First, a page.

Friday, 18 February 2011

Efficient all Weather Birders!

18th Feb. I was in North Shields with Tom at 8:00am this morning. The target was the Iceland Gull. I wasn’t expecting to find it quite so quickly and once down by the river both our faces said it all when we found the white winged gull almost immediately. It was a striking bird and to me it had ‘Iceland’ written all over it. I appreciate I have had the benefit of previous discussion and photos to go on. :-) Please see report from Aughton Birder too.

I’m no expert on gulls and only found my first ever Iceland Gull in Feb 2009 at Cresswell Pond. Incidentally that bird had also been reported as a Glaucous Gull too. I remember checking it out in my Collins and making a definite I D of Iceland Gull when some guys came into the hide and tried to convince me it was a Glaucous Gull. They had seen it reported as such. At least one of them knew far more about gulls than I did (or do), but he had not checked the bird out and accepted the report. It wasn’t until he saw the long primary projection that he accepted that it was an Iceland Gull. As has been mentioned frequently recently, we need to check things out closely and not take things for granted especially other peoples reports.

Today’s Iceland Gull was initially seen in flight, then at at distance between the ferry landing and the swish housing block along the quay. We did manage a closer view later of the bird on the water and in flight. It eventually flew across to the south bank. It did appear to me to have a long primary projection.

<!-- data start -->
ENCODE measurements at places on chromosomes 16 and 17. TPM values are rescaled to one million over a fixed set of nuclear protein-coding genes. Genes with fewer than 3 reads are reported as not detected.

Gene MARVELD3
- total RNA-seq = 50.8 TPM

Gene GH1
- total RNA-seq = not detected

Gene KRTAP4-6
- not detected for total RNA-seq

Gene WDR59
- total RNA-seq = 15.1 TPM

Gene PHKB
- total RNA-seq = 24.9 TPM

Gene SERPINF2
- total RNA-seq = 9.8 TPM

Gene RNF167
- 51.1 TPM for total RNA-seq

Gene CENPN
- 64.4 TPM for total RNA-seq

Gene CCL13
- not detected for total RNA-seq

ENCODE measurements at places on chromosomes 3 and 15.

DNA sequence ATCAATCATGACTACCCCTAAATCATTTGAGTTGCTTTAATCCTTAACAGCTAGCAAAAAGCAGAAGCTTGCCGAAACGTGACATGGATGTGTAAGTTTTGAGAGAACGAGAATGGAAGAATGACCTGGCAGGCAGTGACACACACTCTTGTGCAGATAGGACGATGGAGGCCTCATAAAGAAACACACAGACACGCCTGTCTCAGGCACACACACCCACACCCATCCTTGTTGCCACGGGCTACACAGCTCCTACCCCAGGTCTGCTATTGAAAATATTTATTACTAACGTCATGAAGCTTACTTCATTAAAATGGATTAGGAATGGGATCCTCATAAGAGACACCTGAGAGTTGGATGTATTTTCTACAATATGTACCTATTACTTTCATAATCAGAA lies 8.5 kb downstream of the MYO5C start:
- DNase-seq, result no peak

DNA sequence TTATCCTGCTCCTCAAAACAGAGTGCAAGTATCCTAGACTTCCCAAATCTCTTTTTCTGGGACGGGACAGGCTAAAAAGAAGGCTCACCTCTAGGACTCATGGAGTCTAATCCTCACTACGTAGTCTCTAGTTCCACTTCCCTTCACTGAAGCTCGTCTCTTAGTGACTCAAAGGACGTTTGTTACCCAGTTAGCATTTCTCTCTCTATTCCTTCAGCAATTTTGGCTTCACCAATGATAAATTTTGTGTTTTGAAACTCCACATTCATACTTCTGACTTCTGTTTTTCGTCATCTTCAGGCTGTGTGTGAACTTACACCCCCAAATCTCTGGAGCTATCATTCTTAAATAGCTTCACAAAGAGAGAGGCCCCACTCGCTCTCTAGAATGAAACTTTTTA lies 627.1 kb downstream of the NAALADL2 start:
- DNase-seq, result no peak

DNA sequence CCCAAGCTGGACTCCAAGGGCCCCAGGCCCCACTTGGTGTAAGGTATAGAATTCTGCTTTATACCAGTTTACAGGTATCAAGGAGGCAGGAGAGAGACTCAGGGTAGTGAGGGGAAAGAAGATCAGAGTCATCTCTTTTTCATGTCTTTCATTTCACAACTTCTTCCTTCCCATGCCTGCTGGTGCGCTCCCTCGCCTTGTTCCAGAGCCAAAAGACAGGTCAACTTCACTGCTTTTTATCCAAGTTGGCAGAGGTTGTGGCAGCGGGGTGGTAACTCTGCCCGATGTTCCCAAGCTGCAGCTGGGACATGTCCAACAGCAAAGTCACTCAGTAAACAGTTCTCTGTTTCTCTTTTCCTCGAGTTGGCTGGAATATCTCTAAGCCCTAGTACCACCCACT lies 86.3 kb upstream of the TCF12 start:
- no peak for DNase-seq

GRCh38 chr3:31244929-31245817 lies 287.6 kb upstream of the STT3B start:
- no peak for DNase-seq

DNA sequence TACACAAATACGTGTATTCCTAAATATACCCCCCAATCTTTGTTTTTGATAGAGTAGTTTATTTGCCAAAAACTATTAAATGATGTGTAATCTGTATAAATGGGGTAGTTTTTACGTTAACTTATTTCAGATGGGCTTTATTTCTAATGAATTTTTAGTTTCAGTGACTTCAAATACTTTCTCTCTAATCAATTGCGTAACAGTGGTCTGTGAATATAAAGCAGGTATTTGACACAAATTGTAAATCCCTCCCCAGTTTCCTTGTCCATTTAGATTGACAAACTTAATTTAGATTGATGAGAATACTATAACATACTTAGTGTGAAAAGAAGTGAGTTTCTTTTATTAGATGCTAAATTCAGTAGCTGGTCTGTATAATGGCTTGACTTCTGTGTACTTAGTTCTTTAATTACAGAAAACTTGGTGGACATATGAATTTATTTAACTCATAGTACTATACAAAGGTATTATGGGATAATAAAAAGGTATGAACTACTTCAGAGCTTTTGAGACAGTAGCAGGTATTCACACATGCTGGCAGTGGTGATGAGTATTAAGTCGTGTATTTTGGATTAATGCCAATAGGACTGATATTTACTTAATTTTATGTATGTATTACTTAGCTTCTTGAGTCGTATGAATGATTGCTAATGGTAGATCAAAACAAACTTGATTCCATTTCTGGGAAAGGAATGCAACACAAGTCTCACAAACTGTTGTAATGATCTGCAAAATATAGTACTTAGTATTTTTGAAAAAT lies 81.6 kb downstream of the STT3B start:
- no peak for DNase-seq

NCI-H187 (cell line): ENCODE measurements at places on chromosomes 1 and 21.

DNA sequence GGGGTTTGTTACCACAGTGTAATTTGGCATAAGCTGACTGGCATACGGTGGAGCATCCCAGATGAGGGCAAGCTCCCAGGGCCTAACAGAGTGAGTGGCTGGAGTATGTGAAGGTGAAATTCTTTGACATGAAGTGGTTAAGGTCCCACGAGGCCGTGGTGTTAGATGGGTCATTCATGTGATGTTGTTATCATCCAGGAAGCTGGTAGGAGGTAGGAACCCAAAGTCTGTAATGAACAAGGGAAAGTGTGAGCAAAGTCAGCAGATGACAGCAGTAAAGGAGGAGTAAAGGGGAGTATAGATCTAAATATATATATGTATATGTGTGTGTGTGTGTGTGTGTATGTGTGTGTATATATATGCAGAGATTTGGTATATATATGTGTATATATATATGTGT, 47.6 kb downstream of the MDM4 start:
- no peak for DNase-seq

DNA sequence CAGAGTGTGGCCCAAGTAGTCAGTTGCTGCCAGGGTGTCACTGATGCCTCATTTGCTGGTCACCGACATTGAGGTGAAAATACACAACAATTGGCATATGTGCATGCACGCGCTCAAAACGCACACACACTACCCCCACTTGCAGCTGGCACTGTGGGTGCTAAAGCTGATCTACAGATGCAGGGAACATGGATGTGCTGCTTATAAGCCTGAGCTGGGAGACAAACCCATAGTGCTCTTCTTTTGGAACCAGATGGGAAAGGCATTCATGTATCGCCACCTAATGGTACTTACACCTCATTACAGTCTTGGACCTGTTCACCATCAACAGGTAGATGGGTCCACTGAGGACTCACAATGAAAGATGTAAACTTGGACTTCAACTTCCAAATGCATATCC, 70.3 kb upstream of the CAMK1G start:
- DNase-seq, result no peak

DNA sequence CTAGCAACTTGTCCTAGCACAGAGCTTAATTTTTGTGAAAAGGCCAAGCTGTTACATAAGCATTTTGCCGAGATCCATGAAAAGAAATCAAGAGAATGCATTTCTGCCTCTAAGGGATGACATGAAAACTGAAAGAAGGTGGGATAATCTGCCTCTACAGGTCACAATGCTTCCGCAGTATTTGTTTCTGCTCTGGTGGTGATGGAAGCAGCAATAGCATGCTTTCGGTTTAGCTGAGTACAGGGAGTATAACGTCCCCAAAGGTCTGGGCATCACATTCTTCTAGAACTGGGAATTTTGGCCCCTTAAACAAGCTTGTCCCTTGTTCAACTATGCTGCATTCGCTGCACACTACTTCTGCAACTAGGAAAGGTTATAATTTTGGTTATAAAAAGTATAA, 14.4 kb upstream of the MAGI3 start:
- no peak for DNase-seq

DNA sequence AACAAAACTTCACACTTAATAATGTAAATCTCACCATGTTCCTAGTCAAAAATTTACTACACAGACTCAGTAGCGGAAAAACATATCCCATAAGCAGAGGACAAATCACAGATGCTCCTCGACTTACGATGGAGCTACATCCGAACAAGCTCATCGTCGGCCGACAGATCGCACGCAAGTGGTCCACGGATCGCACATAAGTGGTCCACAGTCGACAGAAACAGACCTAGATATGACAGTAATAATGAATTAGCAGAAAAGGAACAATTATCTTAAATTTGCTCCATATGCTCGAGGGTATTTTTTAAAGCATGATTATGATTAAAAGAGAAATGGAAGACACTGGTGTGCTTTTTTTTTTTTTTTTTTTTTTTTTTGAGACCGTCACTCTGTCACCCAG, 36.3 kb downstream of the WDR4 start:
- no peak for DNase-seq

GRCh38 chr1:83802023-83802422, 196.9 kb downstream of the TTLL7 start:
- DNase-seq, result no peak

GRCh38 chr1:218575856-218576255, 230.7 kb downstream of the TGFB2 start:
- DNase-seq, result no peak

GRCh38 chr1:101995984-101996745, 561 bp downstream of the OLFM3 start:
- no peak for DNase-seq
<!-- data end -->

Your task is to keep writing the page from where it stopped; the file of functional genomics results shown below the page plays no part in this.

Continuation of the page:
So with the gull found so quickly and efficiently we decided to walk along to Tynemouth. There were few waders about apart from Oystercatchers and the odd Redshank and Curlew. We did take an interest in the gulls, but so nothing else out of the ordinary, apart from some odd looking Herring Gulls. Our walk took us half way along the pier but there was little on the sea and visibility was poor. I did pick up my first Fulmars of the year, already back on the nesting sites, and there were numbers of Eider Duck on the river. A Song Thrush was in full song as we passed the Priory. We made of home soon afterwards. I’d really enjoyed the morning.

I decided to get off the Metro at Palmersville to take a look in the Rising Sun Country Park as I knew a Mediterranean Gull had been reported the day before. No luck there, but the place was quite atmospheric with whistling Wigeon and calling Pochard. I found that there was a Goosander on the pond. Coal Tits, Long Tailed Tits and Treecreper entertained me as I looked for the Mediterranean Gull. A Kestrel was also seen.

I’m pleased I was out of bed early this morning! I was home before lunch time.

Sadly I found later that a Mute Swan at the Rising Sun had to be destroyed last week having been shot by at least three different weapons. No doubt the culprits have gone home very proud of their actions. Not much you can say about people of that nature, so I won’t waste my time doing so.

1 comment:

  1. Sickened and angry to hear of Mute Swan being despatched with such horrific injuries. Shot by THREE different weapons!!! Mindless scumbags.
    I must admit that i have never seen anything untoward when i've been up at the park. I might start carrying my camcorder just in case i spot something so i can get it recorded.
    That is the main reason i worry about the Red Stag when i haven't seen him for a while. I just wonder what wounds he carries around with him.